In these injured couples, the able-bodied spouse is at the service of the patient. The art of being present without being burdensome is based on an adjusted vision of what a husband or wife is. However, knowing how to find a new conjugal bond is often a challenge for these spouses. “It’s not easy to retain admiration and love when people speak extra loud to my husband, or talk only to me, as if he were an idiot,” explains Sophie.
The problem can also arise with regard to children. To keep from being overwhelmed by logistical contingencies, Sophie and Alice have begun to return to the fundamentals of the marriage sacrament. Father Potez confirms that they can find real comfort in this. “The pillars of marriage — freedom, indissolubility, fidelity, fruitfulness — are a grace of the sacrament of marriage, not a constraint imposed from outside. Indissolubility, in particular, is a gift from God in response to the transient nature of the feeling of love.” This is a reassuring resource for Alice, especially at times when she “wanted to leave Andre on the spot and set off on a different journey…”.
Recharge your batteries and make a clear distinction between caregiver and lover
Finding the necessary resources for any couple in these cases is a matter of survival. For Alice, a job she likes, psychological support and an intensified life of prayer were decisive. “Without God, I wouldn’t have been able to do it,” also admits Sophie, for whom daily Mass is vital, in addition to the Sacrament of Reconciliation, an annual retreat … and phone calls to her sister. When the daily routine gets to be too much, she recites this sentence to herself: “Do what you have to do and be at peace with what you do” and delegates tasks, hiring someone to help out at home, keeping a few hours to draw energy from her sculpture work. “It’s to prevent me from losing myself and to be refreshed when I get home and care for Cédric better,” she explains. Alice, for her part, has started running, and doesn’t hesitate to say that the solution for her was also to sleep in a separate room, since her husband was waking her up every night.
Spouses of people with disabilities learn to live differently. Sophie, seeing that outings were becoming less and less frequent, decided to invite friends to her home instead of waiting to be invited. Alice deliberately let go, accepting the creativity of others. “At first, I thought I knew what was good for Andre. When I was invited to take him to the movies, I told them that he would prefer a one-on-one, but I soon realized that I was only creating more emptiness.” Their friends have since taken more initiative. Alice and Sophie feel less lonely, and have been able to avoid what is often a strong temptation for women: mothering their spouse. Sophie was able to get pregnant after six years of marriage, after she stopped taking care of her husband’s hygiene needs, leaving the maternal role behind for that of wife.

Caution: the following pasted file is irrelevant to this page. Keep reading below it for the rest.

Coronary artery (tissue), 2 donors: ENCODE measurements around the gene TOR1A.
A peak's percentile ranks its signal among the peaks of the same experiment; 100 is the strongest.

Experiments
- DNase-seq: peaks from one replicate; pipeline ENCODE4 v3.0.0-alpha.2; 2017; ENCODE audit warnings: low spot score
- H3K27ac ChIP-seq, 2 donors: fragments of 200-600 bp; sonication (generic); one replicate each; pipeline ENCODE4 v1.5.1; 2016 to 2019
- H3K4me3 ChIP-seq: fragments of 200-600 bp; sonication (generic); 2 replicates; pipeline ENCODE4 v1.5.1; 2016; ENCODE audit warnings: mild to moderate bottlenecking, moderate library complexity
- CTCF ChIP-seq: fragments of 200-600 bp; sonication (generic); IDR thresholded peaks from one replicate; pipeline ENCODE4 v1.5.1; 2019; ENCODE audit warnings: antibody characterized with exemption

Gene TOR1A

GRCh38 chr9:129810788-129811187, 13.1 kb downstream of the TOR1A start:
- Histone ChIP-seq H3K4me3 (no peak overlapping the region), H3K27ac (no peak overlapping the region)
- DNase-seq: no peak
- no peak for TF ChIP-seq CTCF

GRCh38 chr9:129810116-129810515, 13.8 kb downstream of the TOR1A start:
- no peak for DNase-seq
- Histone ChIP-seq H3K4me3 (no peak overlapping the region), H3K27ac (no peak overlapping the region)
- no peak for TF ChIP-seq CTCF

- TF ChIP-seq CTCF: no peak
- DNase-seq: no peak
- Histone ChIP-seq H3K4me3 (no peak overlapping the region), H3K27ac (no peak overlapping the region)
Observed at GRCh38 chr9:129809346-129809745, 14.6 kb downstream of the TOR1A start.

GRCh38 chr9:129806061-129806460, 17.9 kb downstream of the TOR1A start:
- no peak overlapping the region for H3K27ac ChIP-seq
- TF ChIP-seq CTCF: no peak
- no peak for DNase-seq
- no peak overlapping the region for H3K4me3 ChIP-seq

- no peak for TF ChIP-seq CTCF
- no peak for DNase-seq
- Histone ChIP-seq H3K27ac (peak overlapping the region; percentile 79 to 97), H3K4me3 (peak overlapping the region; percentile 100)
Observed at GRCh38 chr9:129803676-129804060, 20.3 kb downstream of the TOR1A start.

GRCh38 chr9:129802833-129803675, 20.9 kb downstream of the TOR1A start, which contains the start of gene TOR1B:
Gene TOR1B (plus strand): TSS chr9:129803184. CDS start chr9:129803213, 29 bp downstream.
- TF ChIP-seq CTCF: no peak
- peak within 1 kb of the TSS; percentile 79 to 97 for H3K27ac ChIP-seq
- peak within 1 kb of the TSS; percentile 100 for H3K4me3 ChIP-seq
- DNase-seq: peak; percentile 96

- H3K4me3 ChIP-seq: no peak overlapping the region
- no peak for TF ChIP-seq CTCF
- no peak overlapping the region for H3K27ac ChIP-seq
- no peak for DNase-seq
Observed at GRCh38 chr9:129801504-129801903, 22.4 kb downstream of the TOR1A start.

Both women are adapting to their new way of life, including cultivating a sense of humor and “educating their friends.” While she does complain too much about the difficulties related to Cédric’s disability, Sophie is trying not to dwell on it, and instead to move forward. At first, when Cédric was talking nonsense in front of everyone, I thought to myself: my life is a tragedy, but I’ve learned to deflect his fury,” she recalls, “and he’s gotten over it.” She finds alternatives and learns to play down the drama.
Accepting one’s own fragility and savoring the little moments of happiness
Alice is more open with her friends, as long as they also dare to share their own issues. “Before, no one would talk to me. They would say: ‘poor thing, what you must be going through, we are not going to bother you with our little marriage problems.’ But I’m just like they are!” Priests are also invaluable listeners, with hindsight and a unique, sanctifying vision of suffering. A phrase from one helped Alice immensely: “We ask the Lord to put an end to our trials, we believe that we will be happy when our hardships are over, but no, He acts fully within the heart of life.” After anger came acceptance. “Even if it is difficult to do so on a daily basis, I have learned to savor the little moments of happiness that are offered to me. Happiness is here and now, with my disabled spouse,” Alice concludes without anger. “Our common enemy is outside, it’s his disability, not him,” Sophie analyses.
To preserve their marriage, these men and women, more than others, have had to deeply reflect on the meaning of their marriage. “I also see the humor, the delicacy, bits and pieces of the Cedric from before. Like me, he has his talents and his limits,” says Sophie, who knows how to see her husband’s beauty beyond his handicap. The disabled person can also reveal the best of themselves to their spouse. Patience, self-sacrifice, and generosity then spread to those around them.
Olivia de Fournas